This led to a split of the SVP in 2008. After liberal regional SVP groups including Federal Councillors Widmer-Schlumpf and Samuel Schmid founded a new Conservative Democratic Party, the SVP was left in opposition for the first time since 1929, but returned into the Council with the election of Ueli Maurer on 10 December 2008, who regained the seat held by Schmid, who had resigned; the SVP regained its second seat on the Council in 2015, when Widmer-Schlumpf decided to resign after the SVP's large election gains in the 2015 election, being replaced by Guy Parmelin. Women gained suffrage on the federal level in 1971, they remained unrepresented in the Federal Council for three further legislatures, until the 1984 election of Elisabeth Kopp. In 1983, the failed election of the first official female candidate, Lilian Uchtenhagen and again in 1993 the failed election of Christiane Brunner, was controversial and the Social Democrats each time considered withdrawing from the Council altogether. There were two female Councillors serving for the first time in 2006, three out of seve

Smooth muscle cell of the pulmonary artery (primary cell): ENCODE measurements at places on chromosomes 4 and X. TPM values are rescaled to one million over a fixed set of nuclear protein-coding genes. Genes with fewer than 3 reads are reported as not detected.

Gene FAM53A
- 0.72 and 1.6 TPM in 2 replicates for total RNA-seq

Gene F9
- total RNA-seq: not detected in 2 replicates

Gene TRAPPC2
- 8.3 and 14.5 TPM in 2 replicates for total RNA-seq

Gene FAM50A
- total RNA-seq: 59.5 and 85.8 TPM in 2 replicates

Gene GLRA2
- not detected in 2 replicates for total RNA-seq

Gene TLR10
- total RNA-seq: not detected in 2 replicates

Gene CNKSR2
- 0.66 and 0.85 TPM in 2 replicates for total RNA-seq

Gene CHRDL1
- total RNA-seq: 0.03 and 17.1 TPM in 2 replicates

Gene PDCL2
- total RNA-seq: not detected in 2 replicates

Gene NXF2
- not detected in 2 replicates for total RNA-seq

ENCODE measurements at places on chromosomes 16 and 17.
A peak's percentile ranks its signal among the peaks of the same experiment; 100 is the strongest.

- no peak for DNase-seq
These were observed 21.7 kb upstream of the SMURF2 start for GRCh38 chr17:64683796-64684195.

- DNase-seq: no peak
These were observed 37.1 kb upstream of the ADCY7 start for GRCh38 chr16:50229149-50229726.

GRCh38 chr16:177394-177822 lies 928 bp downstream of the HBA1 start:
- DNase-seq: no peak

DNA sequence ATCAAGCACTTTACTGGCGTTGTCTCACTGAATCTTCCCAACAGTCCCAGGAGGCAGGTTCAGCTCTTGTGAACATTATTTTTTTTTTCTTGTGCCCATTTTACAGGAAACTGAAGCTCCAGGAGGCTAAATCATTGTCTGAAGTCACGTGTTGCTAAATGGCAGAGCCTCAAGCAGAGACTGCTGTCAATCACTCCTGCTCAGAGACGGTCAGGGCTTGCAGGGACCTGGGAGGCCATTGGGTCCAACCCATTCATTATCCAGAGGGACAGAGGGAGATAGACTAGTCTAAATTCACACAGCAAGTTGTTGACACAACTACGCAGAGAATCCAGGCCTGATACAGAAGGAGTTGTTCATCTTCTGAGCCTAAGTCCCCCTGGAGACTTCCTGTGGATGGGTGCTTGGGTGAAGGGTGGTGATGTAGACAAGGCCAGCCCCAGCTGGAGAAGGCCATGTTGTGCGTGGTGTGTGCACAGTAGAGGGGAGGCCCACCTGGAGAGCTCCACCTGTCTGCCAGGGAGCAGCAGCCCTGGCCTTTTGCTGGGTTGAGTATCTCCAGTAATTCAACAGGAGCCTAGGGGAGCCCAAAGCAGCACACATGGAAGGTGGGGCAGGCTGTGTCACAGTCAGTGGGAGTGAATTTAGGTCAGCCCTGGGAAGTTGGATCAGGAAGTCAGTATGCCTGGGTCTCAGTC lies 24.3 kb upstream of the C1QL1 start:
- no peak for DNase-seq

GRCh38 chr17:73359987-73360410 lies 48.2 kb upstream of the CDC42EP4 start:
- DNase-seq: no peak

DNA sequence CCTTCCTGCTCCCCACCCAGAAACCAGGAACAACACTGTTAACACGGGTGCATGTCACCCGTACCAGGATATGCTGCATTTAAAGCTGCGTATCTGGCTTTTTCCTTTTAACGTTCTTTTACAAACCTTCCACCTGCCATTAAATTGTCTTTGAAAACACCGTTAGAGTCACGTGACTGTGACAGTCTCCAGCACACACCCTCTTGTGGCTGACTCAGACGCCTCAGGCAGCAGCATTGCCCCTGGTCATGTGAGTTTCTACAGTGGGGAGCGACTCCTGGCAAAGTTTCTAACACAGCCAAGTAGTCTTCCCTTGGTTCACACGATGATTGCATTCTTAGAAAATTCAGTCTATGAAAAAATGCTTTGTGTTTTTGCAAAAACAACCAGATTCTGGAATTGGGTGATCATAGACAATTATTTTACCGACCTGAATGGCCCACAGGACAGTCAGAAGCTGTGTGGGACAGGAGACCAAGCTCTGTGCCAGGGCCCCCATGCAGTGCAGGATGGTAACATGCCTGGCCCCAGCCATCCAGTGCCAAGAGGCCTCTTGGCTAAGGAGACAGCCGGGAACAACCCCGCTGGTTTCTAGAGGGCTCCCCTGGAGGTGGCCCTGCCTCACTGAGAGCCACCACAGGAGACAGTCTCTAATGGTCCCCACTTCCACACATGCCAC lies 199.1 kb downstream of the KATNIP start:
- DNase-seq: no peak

Mauro Poggia is a Swiss-Italian politician and lawyer. He is a member of the Geneva Citizens' Movement and has been a member of the Council of State of Geneva since 2013, he served in the National Council from the October 2011 election until 2013. A member of the Christian Democratic People's Party, Poggia left to join the MCG in 2009, he was elected to the Grand Council of Geneva at the 2009 election. He was elected as the MCG's sole member of the National Council at the 2011 election, representing Geneva, he ran for the Senate of Italy in the 2008 election for the Union of Christian and Centre Democrats, seeking to represent Italians abroad. He is a convert to the religion of his wife. Profile at parlament.ch Profile at the Canton of Geneva website